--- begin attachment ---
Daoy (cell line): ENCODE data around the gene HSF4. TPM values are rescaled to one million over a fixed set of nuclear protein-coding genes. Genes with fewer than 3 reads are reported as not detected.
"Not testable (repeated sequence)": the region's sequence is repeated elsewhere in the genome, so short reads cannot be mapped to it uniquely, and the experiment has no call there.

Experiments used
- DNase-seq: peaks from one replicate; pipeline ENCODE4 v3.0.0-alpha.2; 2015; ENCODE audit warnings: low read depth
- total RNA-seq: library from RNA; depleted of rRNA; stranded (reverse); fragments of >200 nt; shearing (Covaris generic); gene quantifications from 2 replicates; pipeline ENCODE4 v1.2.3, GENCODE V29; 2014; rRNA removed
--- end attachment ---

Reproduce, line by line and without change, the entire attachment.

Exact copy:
Daoy (cell line): ENCODE data around the gene HSF4. TPM values are rescaled to one million over a fixed set of nuclear protein-coding genes. Genes with fewer than 3 reads are reported as not detected.
"Not testable (repeated sequence)": the region's sequence is repeated elsewhere in the genome, so short reads cannot be mapped to it uniquely, and the experiment has no call there.

Experiments used
- DNase-seq: peaks from one replicate; pipeline ENCODE4 v3.0.0-alpha.2; 2015; ENCODE audit warnings: low read depth
- total RNA-seq: library from RNA; depleted of rRNA; stranded (reverse); fragments of >200 nt; shearing (Covaris generic); gene quantifications from 2 replicates; pipeline ENCODE4 v1.2.3, GENCODE V29; 2014; rRNA removed